The following year, Canon celebrated its 50th anniversary, the company labeled 1988 as its “second foundation” and cited kyosei, or living and working together for the common good as its corporate philosophy. At the beginning of 1988 yen stood at 160 yen per U.S. dollar, by the end of the year it had strengthened to 122 yen. In 1990 a committee to promote environmental assessment was established. This committee was to support business ventures that her environmentally friendly. Canon made the “EQCD Concepts”, a groundbreaking development for the company that set up “E” -environmental assurance, ahead of the “QCD” of quality, cost, and delivery. This assured that Canon would always remember be environmentally conscience. By 1997, Canon had set up a cartridge recycling program for it s laser beam printers, personal copying machines and other products. The number of recycled products reached over 20 million that year.  Canon also was a forerunner in clean manufacturing processes by stopping the use foe fcholoflurocarbons in 1992 and trichloroethane in 1993.

Between the years of 1970-1988 Canon designed more than a dozen different models of camera.  Among these top designs were the F-1 and the AE-1.  The F-1 was released March of 1971.  It was the labor of five years of development and research.  This camera could withstand -30 to 50 degrees Celsius and 90 percent humidity.  This camera was a favorite among professionals because of its rugged nature.  Another successful camera during this period was the Canon AE-1.  This camera was introduced to the world in April of 1976.  This camera was controlled by a microcomputer inside of the camera.  By doing this Canon reduced the number of parts needed for the camera.  Other notables also introduced included the T80, which was Canon’s first auto-focus camera.

   Fuji, Mitarai the vice president became Canon’s new president after the unexpected death of former president, Hajime Mitarai. Mitarai became president under difficult times for Canon; they were suffering from financial instability, prolonged domestic recession and major currency fluctuations due to the collapse of Japans “bubble” economy.  He first set up the Excellent Global Corporation Plan, which called for Canon to become an “excellent company” worldwide by the year 2000. The plan replaced individual management targets and evaluations with management on a consolidate base, now managerial resources are used much more efficiently thanks to this plan. Canon also looked at unprofitable businesses again, streamlined operations and targeted “selectivity concentration” of managerial resources. Thanks to this plan Canon got back on its feet and by 1997 had sold over 100 million cameras.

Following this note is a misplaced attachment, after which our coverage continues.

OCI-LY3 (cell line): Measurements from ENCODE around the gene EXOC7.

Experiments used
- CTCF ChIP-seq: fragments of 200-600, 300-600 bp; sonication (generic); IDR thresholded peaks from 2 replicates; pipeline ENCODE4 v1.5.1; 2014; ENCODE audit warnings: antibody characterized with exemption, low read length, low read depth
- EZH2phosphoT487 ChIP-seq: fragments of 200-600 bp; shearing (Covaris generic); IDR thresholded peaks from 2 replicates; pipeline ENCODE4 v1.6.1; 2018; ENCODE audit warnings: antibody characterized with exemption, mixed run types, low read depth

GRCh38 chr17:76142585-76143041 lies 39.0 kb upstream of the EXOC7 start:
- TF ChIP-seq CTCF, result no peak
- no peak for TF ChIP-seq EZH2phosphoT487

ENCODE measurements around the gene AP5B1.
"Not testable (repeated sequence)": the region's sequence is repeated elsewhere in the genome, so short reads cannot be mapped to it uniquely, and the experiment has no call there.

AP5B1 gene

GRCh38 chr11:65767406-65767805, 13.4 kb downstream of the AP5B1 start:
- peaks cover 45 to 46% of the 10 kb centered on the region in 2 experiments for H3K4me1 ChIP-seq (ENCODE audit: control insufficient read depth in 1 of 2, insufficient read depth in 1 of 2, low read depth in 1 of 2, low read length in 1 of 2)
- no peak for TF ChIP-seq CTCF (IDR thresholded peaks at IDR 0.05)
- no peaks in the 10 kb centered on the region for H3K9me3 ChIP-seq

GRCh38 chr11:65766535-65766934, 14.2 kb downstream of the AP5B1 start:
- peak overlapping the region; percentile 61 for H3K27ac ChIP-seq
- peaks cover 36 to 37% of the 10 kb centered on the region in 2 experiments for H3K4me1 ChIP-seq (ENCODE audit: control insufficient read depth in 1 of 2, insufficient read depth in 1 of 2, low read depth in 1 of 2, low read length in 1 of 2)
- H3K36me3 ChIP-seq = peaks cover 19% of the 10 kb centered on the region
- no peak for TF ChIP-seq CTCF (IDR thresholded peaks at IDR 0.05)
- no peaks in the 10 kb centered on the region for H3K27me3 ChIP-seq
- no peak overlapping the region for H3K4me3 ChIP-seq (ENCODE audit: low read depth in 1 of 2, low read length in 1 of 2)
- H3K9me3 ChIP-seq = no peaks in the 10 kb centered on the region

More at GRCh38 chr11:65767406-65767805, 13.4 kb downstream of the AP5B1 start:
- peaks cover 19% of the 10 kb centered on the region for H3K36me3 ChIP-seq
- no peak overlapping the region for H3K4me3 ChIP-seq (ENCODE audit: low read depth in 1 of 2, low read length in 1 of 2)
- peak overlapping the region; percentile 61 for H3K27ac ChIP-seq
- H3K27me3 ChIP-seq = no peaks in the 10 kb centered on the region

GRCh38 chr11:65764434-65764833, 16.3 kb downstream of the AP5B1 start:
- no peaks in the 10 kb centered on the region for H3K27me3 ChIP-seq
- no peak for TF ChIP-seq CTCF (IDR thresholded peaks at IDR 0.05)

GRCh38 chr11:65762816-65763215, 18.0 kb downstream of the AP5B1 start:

In 1999 the National Astronomical observatory of Japan’s Ministry of Education constructed a large-scale optical infrared telescope on top of Mt. Mauna Kea on the island of Hawaii. It was called SUBARU.  The crucial component of the SUBARU is the main focal point compensation optical system. Canon developed this system, and succeeded on making it more compact previously thought possible. The lens can view an object the size of a tennis ball on Hawaii from Japan. The SUBARU can observe 100 times fore information then the Hubble, making it the most detailed telescope in the world.

    Canons first digital camera EOS DCS 3, it was introduced to the world in July of 1995.  It shot at 1.3 mega-pixels.  This would be the first of a long line of digital camera.  Today Canon’s newest digital camera, the Powershot G7 shoots at 10 mega pixels.  

   At Canon Expo 2000, located in New York, Paris and Tokyo, Canon announced that it planed on becoming the leading company in the network-imaging field under the concept of Canon Over IP (Internet Protocol). This means that Canon Ltd. is going to make every Canon product able to connect to the Internet, with it’s own IP address. Canon is committed to making sure that their products meet the individual needs of each person or business, making each product tailored to the costumer.  Over the years Canon has been committed to being the best, the best for their customers and the best for their community. Canon continues to be one of the leading companies in the world, ensuring no one gets anything below exceptional.

Work Cited

Canon Website

History of Camera Companies